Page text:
Citing some of the findings from the Chicago Council’s new survey, Dan Drezner speculates that Romney’s foreign policy views could be alienating some of the undecided voters he needs to win:
So, for Romney to win, he’s going to have to run the table with the tiny sliver of undecided independents.
And here is where foreign policy becomes a real problem for Mitt Romney — because if the Chicago Council results are accurate, independents basically want the exact opposite of what Mitt Romney is selling them.
Drezner is right that Romney’s foreign policy views hurt him politically. They might not cost him the election, and if they contribute to his loss they will not be the only or most significant factor, but they are definitely not making it easier for Romney to win. His foreign policy views are almost certainly making it more difficult to win. Romney has also created the impression that he is not well-versed or competent on foreign policy issues, and I suspect that this is having more of a negative effect than any statements Romney has made.
Insofar as more independents are favoring a less activist foreign policy, as the survey shows, Romney’s call for a more aggressive and activist U.S. role in the world cannot be appealing. How much less anxiety would some persuadable voters have that Romney would repeat Bush-era foreign policy mistakes if he weren’t giving them every reason to expect exactly that? I don’t know, but it may be keeping some voters from trusting him enough to support him.
Romney’s foreign policy views are a liability for his campaign, because they tend to put him at odds with a large majority of independents. For instance, Republican leaders and Romney advisers generally still believe the invasion of Iraq was the right thing to do. The Republican ticket includes two supporters of the Iraq war, and they have expressed no misgivings about the war or their past support for it. Just as they were in 2006 and 2008, leading Republicans are out of step with most of the public and a large number of their own constituents on how they view the Iraq war. Among non-Republicans, there is an overwhelming consensus that the Iraq war was not worth fighting. As the survey report explains:
But partisanship has colored views of the Iraq war even more than it has for Afghanistan. Democrats are 27 points more likely to say that the war was not worth the costs (75% vs. 48% of Republicans). More Democrats than Republicans agree that the Iraq war should make nations more cautious about using military force in dealing with rogue states (75% vs. 63%) and that the war has worsened relations with the Muslim world (74% vs. 66%). Democrats are also more likely than Republicans to say that the threat of terrorism was not reduced by the war (74% vs. 60%). On these questions, Independents match the opinions of Democrats quite closely [bold mine-DL].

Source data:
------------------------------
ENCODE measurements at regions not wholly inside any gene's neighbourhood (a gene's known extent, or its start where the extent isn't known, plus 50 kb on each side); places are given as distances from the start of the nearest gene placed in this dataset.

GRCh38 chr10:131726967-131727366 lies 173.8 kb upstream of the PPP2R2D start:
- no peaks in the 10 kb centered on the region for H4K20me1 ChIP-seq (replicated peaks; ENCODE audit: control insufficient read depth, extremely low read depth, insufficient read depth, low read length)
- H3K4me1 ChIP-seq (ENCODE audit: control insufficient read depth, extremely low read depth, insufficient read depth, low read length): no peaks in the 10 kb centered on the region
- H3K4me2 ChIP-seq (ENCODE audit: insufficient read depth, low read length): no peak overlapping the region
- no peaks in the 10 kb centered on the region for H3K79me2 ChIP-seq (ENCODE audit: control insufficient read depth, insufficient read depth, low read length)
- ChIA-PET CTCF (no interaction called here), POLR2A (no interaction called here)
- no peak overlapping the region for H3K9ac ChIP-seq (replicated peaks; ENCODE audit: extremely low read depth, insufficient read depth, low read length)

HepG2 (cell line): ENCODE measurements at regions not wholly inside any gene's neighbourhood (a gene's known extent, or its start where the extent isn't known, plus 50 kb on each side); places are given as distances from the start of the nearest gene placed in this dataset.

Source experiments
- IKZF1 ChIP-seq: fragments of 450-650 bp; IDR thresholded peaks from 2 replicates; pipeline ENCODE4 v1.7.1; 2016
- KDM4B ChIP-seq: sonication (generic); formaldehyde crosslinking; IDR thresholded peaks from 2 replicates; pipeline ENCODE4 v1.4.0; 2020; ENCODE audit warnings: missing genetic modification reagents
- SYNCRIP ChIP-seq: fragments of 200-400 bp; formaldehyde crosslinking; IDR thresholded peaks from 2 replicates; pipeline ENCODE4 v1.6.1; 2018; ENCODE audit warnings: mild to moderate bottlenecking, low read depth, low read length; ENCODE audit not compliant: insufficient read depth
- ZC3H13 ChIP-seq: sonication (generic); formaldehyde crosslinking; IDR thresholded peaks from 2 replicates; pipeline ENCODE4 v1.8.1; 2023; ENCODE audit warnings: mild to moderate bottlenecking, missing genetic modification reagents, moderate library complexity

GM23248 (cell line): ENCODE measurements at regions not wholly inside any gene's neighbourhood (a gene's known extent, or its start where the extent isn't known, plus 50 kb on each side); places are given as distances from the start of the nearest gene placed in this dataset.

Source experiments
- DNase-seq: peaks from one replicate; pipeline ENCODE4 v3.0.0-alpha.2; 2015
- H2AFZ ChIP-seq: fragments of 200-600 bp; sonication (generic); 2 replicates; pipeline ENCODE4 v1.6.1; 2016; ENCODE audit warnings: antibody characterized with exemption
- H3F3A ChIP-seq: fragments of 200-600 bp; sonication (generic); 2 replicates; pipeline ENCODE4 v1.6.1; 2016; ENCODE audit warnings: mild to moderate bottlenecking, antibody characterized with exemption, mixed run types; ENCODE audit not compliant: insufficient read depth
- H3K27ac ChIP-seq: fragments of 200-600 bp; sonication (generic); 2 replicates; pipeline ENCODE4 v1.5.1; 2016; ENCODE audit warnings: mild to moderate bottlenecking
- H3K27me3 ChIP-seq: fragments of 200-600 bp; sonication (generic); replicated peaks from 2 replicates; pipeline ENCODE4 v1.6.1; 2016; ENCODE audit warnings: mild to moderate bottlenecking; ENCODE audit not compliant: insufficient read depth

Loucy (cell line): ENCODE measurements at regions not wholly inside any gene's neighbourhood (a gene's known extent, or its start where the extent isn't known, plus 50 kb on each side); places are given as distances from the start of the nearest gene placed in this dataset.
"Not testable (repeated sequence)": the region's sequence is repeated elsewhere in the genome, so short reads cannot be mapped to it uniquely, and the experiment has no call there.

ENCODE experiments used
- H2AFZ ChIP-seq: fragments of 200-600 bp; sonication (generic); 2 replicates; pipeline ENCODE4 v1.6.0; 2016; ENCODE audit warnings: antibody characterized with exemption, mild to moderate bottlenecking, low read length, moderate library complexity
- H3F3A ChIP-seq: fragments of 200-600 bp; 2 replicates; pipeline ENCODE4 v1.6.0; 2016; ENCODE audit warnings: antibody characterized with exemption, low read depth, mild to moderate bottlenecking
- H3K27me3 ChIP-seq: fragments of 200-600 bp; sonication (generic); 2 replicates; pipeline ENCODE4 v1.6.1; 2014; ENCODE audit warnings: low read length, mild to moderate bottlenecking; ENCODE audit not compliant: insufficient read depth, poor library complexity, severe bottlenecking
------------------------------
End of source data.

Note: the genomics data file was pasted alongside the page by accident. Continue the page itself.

Romney is lucky that foreign policy is a very low priority for almost all voters this election, so whatever damage his views are doing to his candidacy is greatly reduced. However, to the extent that independents know and care what Romney’s foreign policy is, they are very likely to disapprove of it. The good news for Romney is that many undecided voters are notorious for voting for candidates whose policies contradict the voters’ preferences. Many of them don’t vote based on policy, and they often don’t think about voting in terms of policy issues. Romney still has a decent chance with many undecided voters because his policy views are irrelevant to their decisions on how to vote. Even so, it is true that independents are most likely to reject the foreign policy Romney favors, and they are doing so in no small part because the failures of the Bush administration have colored their view of these issues.
The bigger problem for the Republican Party over the longer term is that their views are increasingly at odds with those of younger voters. The younger the cohort, the less likely it is to favor the U.S. playing an “active role in world affairs.” 39% of the survey’s respondents 30-44 prefer that the U.S. “stay out” of world affairs, and that figure rises to 52% among Millennials. Young voter enthusiasm for Ron Paul in the Republican primaries and disproportionate Millennial support for Democrats at the end of the Bush era and afterwards are not accidents. These are direct and natural reactions to the Iraq war debacle and the Republican Party’s close identification with it. There are undoubtedly other reasons why Republicans are doing so poorly among Millennial voters, but their costly foreign policy failure in the Bush years is clearly one of them. Unless the GOP learns from that failure and adapts to an electorate that is increasingly skeptical of the value of an aggressive and activist foreign policy, the party’s weakness on foreign policy is going to keep growing.